Default on payment: Failure to make a mortgage payment in accordance with the mortgage document.
Delinquency: Failing to make a mortgage payment on time.
Deposit: Money placed in trust by the purchaser when an Offer to Purchase is made. The sum is held by the real estate brokerage or lawyer/notary until the sale is closed and then it is paid to the vendor.
Depreciation: The decrease in value of something because it is now worth less than when you bought it.
Down payment: The portion of the home price that is not financed by the mortgage loan. The buyer must pay the down payment from his/her own funds or other eligible sources before securing a mortgage.
Duplex: A duplex is a building containing two units, located one above the other.
Easement: An interest in land owned by another person that benefits the person who has the easement, for a specific limited purpose (i.e. right of way permitting passage over a particular strip of land) such as with public utilities.
Equity: The difference between the price for which a home could be sold and the total debts registered against it. Equity usually increases as the mortgage is reduced through regular payments. Market values and improvements to the property may also affect equity.
Fixed mortgage interest rate: A locked-in rate that will not increase for the term of the mortgage.
Freehold : A freehold title is an interest in land that gives the holder full and exclusive ownership of the land and building for an indefinite period. A leasehold title is an interest in land that gives the holder the right to use and occupy the land and building for a defined period.
Gross Debt Service Ratio (GDS): The percentage of the gross income that will be used for payments of principal, interest, taxes and heating costs (P.I.T.H.) and 50% of any condominium maintenance fees or 100% of the annual site lease for leasehold tenure.
Gross monthly income: Monthly income before taxes and deductions.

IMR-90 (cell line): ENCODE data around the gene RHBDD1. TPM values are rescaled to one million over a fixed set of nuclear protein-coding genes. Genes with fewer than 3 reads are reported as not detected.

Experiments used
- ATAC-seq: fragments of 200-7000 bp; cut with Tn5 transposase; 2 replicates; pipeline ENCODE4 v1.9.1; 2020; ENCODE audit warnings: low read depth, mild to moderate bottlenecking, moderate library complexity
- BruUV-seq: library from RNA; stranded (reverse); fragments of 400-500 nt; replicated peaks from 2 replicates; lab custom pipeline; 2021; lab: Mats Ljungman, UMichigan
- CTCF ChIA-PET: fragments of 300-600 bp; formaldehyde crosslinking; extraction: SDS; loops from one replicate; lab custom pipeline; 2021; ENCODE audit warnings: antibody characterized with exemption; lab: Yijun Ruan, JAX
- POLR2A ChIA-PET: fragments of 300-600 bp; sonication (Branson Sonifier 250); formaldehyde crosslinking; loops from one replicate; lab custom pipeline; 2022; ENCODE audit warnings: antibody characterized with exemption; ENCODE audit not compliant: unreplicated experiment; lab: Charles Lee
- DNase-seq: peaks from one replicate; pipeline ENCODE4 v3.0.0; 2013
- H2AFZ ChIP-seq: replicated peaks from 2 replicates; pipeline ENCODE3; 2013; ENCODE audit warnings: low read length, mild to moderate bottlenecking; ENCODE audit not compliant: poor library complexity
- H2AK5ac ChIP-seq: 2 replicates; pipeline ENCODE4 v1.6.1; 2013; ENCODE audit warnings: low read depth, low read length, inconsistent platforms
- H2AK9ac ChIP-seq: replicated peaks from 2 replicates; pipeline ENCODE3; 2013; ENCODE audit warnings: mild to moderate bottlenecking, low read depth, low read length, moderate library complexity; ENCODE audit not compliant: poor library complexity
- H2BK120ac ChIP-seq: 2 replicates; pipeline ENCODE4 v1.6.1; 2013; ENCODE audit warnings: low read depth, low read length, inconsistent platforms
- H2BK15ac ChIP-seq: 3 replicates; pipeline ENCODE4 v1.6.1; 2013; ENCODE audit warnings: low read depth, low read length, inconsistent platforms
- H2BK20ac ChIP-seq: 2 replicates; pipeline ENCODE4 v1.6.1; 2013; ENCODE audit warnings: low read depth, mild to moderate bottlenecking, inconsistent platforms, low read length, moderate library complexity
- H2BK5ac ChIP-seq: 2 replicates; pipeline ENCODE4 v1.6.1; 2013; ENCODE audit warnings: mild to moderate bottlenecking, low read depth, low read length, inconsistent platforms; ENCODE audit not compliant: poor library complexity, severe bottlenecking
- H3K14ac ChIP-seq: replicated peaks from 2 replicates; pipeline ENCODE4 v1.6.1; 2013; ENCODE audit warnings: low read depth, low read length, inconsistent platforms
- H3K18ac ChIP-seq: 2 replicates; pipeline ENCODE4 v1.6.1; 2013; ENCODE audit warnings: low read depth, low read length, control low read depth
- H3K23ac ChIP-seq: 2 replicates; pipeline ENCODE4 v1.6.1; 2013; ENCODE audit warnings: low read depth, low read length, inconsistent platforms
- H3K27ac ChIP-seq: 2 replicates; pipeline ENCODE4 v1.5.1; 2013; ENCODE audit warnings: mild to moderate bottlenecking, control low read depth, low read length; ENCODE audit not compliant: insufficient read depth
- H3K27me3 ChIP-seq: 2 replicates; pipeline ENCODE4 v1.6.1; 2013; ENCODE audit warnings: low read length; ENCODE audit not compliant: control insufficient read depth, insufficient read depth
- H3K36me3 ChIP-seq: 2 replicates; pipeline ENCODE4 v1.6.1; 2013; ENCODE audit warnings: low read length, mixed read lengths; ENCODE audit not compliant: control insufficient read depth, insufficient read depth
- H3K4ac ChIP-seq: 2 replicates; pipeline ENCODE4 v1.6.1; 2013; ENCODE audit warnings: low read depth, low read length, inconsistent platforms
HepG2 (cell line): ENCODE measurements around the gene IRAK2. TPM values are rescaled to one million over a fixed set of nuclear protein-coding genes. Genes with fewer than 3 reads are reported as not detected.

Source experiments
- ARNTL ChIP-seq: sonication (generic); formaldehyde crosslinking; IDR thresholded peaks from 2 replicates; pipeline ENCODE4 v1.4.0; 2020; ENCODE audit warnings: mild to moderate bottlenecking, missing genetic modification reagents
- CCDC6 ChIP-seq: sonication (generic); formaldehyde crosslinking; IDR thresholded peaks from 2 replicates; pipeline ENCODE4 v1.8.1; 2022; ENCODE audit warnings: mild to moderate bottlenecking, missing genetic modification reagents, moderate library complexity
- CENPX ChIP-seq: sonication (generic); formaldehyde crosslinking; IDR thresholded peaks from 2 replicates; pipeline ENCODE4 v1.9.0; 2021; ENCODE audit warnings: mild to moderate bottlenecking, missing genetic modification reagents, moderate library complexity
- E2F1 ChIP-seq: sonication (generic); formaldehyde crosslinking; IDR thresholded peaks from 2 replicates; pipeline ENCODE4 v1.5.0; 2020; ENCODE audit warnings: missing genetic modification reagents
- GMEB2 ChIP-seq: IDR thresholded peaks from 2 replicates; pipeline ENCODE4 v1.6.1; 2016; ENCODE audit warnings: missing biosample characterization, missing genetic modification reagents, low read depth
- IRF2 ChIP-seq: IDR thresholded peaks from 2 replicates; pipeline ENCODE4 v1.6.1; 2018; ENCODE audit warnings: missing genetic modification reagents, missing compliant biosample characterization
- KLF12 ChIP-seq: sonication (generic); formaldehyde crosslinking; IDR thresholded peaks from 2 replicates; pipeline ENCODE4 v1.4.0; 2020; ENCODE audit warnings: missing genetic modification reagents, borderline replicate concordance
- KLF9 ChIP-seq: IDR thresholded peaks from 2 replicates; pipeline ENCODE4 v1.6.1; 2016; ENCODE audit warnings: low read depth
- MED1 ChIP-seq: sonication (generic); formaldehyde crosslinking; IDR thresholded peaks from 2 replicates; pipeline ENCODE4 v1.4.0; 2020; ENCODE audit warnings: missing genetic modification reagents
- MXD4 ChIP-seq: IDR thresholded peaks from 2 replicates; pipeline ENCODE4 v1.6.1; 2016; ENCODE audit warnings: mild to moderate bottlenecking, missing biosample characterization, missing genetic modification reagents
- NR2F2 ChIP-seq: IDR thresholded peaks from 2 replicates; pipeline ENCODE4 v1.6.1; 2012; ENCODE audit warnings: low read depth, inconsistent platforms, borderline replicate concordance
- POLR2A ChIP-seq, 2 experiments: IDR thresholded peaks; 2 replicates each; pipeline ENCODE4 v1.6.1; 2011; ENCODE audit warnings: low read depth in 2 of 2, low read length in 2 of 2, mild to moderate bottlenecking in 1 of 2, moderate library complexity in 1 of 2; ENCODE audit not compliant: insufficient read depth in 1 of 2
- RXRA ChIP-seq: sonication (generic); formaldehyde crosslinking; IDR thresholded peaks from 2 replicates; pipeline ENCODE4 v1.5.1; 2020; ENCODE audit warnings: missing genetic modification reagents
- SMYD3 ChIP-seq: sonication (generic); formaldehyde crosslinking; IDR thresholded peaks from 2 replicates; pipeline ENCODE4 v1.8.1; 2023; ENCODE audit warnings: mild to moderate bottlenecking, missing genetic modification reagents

High-ratio mortgage: A mortgage loan higher than 80% of the lending value of the property. This type of mortgage must be insured — by CMHC or a private company, for the benefit of the approved lender, against payment default.
Home inspector: A person who visually inspects a home to tell you if something is not working properly, or is unsafe. He or she will also tell you if repairs are needed, and maybe even where there were problems in the past.
Household budget: A plan that allocates income for household expenses.
Insurance: Insurance provides coverage to ensure a loan is paid. See also Mortgage Loan Insurance and Mortgage Life Insurance for more details.
Insurance premium: Payment for insurance.
Interest: The cost of borrowing money. Interest is usually paid to the lender in regular payments along with repayment of the principal (loan amount).
Interest rate: The price paid for the use of money borrowed from a lender.
Land registration: A system to record interests in land, including the ownership and disposition of land.
Land surveyor: A professional who can survey a property in order to provide a certificate of location.
Lien: A claim against a property for money owing. A lien may be filed by a supplier or a subcontractor who has provided labour or materials but has not been paid.
Life insurance: See Mortgage life insurance.
Lump sum prepayment: An extra payment, made in lump sum, to reduce the principal balance of your mortgage, with or without penalty.
Maturity date: The last day of the term of the mortgage. On this day, the mortgage loan must either be paid in full or the agreement renewed.
Mortgage: A mortgage is a security interest given in the property you are purchasing which secures repayment of the loan related to the property. That security interest is discharged on payment of the principal and interest owning on the loan in accordance with the mortgage document. In Quebec, “mortgages” are called “hypothèques”.
Mortgage approval: Written notification from the mortgage lender to the borrower that approves the advancement of a specified amount of mortgage funds under specified conditions.
Mortgage broker: The job of the mortgage broker is to find you a lender with the terms and rates that will best suit you.
Mortgage life insurance: Mortgage life insurance gives coverage for your family, if you die before your mortgage is paid off.
Mortgage lender: A morgage lender is an institution (bank, trust company, credit union, etc.) that lends money for a mortgage.
Mortgage loan insurance: Mortgage loan insurance is required for residential mortgage loans with a loan-to-value ratio of more than 80%, and is available from CMHC or a private company. Because mortgage loan insurance protects the lender against losses in the event that a borrower fails to pay his or her mortgage, it enables more Canadians to purchase their home earlier, at competitive interst rates and benefit from the growth in home equity sooner.